13,728 Pounds for the St. Louis Area Foodbank

Geile/Leon Marketing Communications

13,728 Pounds for the St. Louis Area Foodbank

That sounds like quite a bit of food, yes? Last Friday, when we packed those 13,728 pounds and ultimately provided 11,207 meals for the hungry, it certainly seemed like a lot. But when the St. Louis Area Foodbank distributes more than 25 million pounds of food annually, it pales in comparison. Does that number surprise you as much as it did to the team at G/L? It should.

Since the organization began in 1975, the St. Louis Area Foodbank has seen significant growth. As a member of United Way of Greater St. Louis and Feeding America, they serve more than 500 partner agencies and over 25 counties in the St. Louis Metro East region. In 2006, they moved into their Bridgeton facility, complete with a 94,000 square foot warehouse. More than 90% of donations are spent on food distribution, primarily to pantries. Fuel costs for food distribution continue to roll well into the $200,000s.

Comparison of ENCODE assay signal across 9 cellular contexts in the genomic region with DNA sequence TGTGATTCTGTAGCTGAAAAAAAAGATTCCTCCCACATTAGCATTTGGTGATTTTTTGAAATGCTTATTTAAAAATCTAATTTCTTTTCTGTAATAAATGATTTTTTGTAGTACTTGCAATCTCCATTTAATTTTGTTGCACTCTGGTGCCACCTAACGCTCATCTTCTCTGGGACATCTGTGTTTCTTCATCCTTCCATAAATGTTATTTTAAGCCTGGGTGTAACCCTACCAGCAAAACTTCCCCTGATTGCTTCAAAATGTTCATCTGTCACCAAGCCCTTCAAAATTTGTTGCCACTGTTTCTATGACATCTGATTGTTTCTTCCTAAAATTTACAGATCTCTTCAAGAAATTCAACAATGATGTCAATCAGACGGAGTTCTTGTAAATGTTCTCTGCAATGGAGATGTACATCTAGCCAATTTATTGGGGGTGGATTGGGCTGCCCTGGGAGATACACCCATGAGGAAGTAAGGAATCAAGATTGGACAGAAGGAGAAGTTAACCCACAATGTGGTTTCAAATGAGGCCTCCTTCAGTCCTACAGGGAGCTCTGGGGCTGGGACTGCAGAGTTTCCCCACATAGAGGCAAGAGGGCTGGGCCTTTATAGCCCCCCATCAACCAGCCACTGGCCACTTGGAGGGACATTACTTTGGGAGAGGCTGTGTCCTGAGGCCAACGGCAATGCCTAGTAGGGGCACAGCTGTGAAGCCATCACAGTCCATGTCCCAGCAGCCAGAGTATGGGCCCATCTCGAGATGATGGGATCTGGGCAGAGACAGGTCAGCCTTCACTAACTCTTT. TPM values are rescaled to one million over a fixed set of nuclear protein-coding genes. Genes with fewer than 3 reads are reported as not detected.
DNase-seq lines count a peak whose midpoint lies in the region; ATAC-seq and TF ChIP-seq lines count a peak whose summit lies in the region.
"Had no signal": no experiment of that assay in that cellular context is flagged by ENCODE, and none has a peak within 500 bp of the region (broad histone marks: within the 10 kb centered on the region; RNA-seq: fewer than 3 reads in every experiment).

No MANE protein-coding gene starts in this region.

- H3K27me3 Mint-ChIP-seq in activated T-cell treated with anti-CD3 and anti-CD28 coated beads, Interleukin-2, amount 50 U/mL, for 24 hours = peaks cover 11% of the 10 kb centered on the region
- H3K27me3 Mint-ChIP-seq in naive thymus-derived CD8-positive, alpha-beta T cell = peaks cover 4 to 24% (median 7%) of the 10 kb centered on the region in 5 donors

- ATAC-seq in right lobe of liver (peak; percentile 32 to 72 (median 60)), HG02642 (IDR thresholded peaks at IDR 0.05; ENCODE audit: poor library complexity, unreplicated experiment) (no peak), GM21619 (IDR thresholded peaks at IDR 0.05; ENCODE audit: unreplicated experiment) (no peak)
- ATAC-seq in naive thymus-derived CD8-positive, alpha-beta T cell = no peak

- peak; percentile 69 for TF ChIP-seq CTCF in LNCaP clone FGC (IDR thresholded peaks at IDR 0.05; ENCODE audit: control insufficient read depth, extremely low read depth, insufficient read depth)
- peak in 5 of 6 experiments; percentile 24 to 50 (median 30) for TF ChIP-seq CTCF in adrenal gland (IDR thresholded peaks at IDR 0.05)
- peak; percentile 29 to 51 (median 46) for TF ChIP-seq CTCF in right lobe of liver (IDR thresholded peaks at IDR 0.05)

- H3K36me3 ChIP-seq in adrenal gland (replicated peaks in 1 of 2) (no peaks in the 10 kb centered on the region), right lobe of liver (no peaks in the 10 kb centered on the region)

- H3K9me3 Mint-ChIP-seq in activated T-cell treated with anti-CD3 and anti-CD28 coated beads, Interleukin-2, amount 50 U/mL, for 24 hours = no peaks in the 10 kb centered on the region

While these figures are indeed alarming, their mission statement holds true and remains quite simple: feed hungry people by distributing food through our partner agencies and educate the public about the nature of and solutions to the problems of hunger. Over time, they have implemented multiple programs such as Mobile Markets, Food Fairs and the Commodity Supplement Food Program (CSFP).

photo 2Coverage and support of this magnitude is achieved by a selfless staff of just over than 30 and more than 15,000 individuals that volunteer each year. The need continues to exist and whether you’re a group of 2 or 20, there are ways to help.

For more information visit their website, Facebook or Twitter to keep up with their achievements and how to lend a hand.



Content Marketing? What Content?

Geile/Leon Marketing Communications

Content Marketing? What Content?

One of the topics that I am engaged in on a regular basis with my clients is “content.” What is it, how do we develop it and most importantly where do we put it once it’s created? This last question may be the easiest as I see content as “news” so it goes anyplace (almost) that a good old-fashioned story goes. And everyone needs content, whether you’re a giant global manufacturer or a local non-profit.